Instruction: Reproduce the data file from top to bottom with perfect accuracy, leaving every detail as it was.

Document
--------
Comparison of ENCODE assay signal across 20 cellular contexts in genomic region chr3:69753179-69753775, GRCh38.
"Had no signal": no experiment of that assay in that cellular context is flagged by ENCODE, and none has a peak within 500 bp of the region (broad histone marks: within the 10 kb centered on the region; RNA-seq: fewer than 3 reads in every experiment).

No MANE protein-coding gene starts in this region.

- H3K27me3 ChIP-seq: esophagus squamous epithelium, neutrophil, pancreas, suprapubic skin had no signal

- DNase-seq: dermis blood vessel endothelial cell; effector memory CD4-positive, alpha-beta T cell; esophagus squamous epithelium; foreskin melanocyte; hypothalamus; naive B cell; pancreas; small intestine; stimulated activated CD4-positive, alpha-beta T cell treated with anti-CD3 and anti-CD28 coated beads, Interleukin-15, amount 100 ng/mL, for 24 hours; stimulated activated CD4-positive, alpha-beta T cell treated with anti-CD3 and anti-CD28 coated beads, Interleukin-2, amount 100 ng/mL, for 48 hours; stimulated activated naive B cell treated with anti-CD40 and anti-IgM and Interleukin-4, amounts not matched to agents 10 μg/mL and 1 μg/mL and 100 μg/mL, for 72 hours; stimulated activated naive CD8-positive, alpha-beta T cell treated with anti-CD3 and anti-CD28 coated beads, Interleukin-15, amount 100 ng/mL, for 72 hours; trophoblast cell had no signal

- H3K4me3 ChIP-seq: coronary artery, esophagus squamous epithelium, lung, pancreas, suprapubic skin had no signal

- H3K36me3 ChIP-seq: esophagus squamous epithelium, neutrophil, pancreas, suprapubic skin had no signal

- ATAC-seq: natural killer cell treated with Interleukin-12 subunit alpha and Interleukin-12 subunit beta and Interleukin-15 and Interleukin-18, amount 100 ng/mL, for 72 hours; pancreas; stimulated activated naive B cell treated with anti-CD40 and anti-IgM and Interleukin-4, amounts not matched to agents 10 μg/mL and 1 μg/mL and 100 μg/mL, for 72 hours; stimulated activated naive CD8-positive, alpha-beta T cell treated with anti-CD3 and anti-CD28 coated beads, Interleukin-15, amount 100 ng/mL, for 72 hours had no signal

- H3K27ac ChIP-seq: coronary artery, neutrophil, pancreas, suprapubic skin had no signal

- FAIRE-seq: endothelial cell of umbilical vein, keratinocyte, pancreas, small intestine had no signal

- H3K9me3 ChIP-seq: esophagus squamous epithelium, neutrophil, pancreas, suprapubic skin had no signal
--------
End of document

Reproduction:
Comparison of ENCODE assay signal across 20 cellular contexts in genomic region chr3:69753179-69753775, GRCh38.
"Had no signal": no experiment of that assay in that cellular context is flagged by ENCODE, and none has a peak within 500 bp of the region (broad histone marks: within the 10 kb centered on the region; RNA-seq: fewer than 3 reads in every experiment).

No MANE protein-coding gene starts in this region.

- H3K27me3 ChIP-seq: esophagus squamous epithelium, neutrophil, pancreas, suprapubic skin had no signal

- DNase-seq: dermis blood vessel endothelial cell; effector memory CD4-positive, alpha-beta T cell; esophagus squamous epithelium; foreskin melanocyte; hypothalamus; naive B cell; pancreas; small intestine; stimulated activated CD4-positive, alpha-beta T cell treated with anti-CD3 and anti-CD28 coated beads, Interleukin-15, amount 100 ng/mL, for 24 hours; stimulated activated CD4-positive, alpha-beta T cell treated with anti-CD3 and anti-CD28 coated beads, Interleukin-2, amount 100 ng/mL, for 48 hours; stimulated activated naive B cell treated with anti-CD40 and anti-IgM and Interleukin-4, amounts not matched to agents 10 μg/mL and 1 μg/mL and 100 μg/mL, for 72 hours; stimulated activated naive CD8-positive, alpha-beta T cell treated with anti-CD3 and anti-CD28 coated beads, Interleukin-15, amount 100 ng/mL, for 72 hours; trophoblast cell had no signal

- H3K4me3 ChIP-seq: coronary artery, esophagus squamous epithelium, lung, pancreas, suprapubic skin had no signal

- H3K36me3 ChIP-seq: esophagus squamous epithelium, neutrophil, pancreas, suprapubic skin had no signal

- ATAC-seq: natural killer cell treated with Interleukin-12 subunit alpha and Interleukin-12 subunit beta and Interleukin-15 and Interleukin-18, amount 100 ng/mL, for 72 hours; pancreas; stimulated activated naive B cell treated with anti-CD40 and anti-IgM and Interleukin-4, amounts not matched to agents 10 μg/mL and 1 μg/mL and 100 μg/mL, for 72 hours; stimulated activated naive CD8-positive, alpha-beta T cell treated with anti-CD3 and anti-CD28 coated beads, Interleukin-15, amount 100 ng/mL, for 72 hours had no signal

- H3K27ac ChIP-seq: coronary artery, neutrophil, pancreas, suprapubic skin had no signal

- FAIRE-seq: endothelial cell of umbilical vein, keratinocyte, pancreas, small intestine had no signal

- H3K9me3 ChIP-seq: esophagus squamous epithelium, neutrophil, pancreas, suprapubic skin had no signal